The sport seemed so much smaller back then, and opportunities were much more limited. What did you do?
Well, I really needed some support to get more support. I had a lot of great sponsors, that was really cool, but it was just different back then. It was tough. In 1993, I moved up as required, and had a really good year. I was on the edge in the 250 Class and was just inside the top ten, top twelve. But I was not making any money, and was just barely making it to the races on my own dime. Nothing really changed coming into 1994, there were no new teams and no new rides. I felt like I had a pretty good year though, and that I did it on my own program that I put together made it satisfying.
Well, it was the same thing pretty much. I came into it with the same program, and had some real limited help from Yamaha with parts. But then I hurt my knee at Daytona and I was kind of over it. I got my knee fixed and started working locally in town. I was working as a plumber by the summer of 1994. But then I quickly realized that I liked riding motorcycles more than I liked doing plumbing work! Also, at that time, my family had a farm, but we were in the process of selling it, so I didn’t have that to fall back on. I worked for six months as a plumber, and then I realized I wanted to come back to racing. I knew I was still competitive and had talent. And back then—late 1994 and 1995, that’s when arenacross was at the beginning of a big period of growth. So I came back to race arenacross in 1995 and did that for several seasons. It was a lot of fun actually, and I did well.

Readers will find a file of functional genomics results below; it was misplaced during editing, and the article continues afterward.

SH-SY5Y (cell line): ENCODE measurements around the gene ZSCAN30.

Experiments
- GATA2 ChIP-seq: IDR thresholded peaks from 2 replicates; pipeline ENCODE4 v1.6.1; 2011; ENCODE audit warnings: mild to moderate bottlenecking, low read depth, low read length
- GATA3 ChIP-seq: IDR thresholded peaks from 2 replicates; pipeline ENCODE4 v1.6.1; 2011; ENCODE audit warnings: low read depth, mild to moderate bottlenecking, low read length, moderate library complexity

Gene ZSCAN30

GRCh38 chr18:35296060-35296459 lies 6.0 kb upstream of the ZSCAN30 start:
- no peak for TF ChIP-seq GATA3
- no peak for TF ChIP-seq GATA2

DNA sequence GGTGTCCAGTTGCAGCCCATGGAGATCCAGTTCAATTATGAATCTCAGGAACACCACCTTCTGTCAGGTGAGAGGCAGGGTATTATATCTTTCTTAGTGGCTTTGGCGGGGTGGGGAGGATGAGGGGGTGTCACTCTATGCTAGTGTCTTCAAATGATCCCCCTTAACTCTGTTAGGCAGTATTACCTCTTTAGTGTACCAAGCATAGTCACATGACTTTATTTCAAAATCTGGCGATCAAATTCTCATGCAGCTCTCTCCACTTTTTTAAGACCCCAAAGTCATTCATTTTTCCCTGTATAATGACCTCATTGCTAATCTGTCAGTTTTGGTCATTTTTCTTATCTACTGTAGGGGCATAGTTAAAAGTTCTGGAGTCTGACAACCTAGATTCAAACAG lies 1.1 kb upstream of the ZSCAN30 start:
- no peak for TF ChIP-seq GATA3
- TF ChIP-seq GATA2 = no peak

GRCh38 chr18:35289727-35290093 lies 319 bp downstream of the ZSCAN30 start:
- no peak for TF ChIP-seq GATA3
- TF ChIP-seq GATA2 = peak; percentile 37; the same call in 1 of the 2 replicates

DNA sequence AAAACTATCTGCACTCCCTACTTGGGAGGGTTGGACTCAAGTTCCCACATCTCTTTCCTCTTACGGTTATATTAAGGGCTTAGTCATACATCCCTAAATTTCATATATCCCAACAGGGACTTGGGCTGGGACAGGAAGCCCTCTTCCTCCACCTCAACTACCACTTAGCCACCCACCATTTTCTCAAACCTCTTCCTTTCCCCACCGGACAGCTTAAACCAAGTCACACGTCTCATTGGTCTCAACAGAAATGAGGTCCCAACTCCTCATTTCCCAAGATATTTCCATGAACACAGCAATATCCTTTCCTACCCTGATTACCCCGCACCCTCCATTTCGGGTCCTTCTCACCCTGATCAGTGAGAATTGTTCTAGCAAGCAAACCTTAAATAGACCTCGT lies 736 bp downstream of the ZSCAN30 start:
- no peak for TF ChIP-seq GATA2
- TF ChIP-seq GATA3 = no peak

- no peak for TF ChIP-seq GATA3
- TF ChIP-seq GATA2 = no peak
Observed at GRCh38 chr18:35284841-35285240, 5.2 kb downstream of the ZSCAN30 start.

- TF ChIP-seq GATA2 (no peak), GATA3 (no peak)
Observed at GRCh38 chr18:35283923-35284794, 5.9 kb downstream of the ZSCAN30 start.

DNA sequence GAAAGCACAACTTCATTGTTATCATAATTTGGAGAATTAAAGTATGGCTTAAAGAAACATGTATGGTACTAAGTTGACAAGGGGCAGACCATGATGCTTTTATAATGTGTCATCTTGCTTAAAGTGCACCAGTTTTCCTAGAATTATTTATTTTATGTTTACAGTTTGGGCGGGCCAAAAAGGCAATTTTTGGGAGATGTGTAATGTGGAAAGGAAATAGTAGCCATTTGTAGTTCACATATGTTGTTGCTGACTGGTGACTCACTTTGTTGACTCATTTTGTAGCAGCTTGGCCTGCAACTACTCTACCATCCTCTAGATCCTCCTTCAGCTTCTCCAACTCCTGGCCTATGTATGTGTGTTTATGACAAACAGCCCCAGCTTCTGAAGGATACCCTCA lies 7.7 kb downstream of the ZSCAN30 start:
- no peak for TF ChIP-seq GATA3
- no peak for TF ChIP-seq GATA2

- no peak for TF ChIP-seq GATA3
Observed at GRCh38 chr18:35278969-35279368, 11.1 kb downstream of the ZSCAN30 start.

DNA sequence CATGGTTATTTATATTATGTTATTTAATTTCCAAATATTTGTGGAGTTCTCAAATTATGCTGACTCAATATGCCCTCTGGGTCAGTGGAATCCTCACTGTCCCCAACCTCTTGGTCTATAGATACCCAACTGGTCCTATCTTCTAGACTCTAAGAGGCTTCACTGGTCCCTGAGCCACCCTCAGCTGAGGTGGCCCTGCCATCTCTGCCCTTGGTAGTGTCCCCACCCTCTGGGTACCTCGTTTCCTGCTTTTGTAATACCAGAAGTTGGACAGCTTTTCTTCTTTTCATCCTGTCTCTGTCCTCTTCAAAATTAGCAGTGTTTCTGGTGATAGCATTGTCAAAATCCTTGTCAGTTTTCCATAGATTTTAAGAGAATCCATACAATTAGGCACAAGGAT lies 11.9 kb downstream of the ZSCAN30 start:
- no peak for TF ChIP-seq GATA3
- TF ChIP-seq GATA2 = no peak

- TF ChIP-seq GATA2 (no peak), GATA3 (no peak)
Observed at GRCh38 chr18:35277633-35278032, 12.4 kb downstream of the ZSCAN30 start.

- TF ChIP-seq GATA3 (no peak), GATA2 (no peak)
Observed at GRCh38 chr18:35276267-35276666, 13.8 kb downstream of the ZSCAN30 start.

It sounds like arenacross was able to give you some redemption.
For sure. As a kid growing up in Ohio, I did a lot of those small town type arenacross races in the winter. Arenacross was easy for me, and I was comfortable on a smaller type track. That first year, I got second in the series and made some money. For once, I felt like I actually did well and the sport rewarded me. In 1996, I got on the Tuf team and did really well. I lost the title that year by two points, and it was really close. After the Tuf deal, I put together my own program with F&S Suzuki as well, and finally retired in 2000. But the thing about the arenacross deal, the travel was not so crazy and it was easy for me. So arencross was basically where I finished my career.
I have heard some of the arenacross guys make really good money, especially back then. Was it rewarding for you?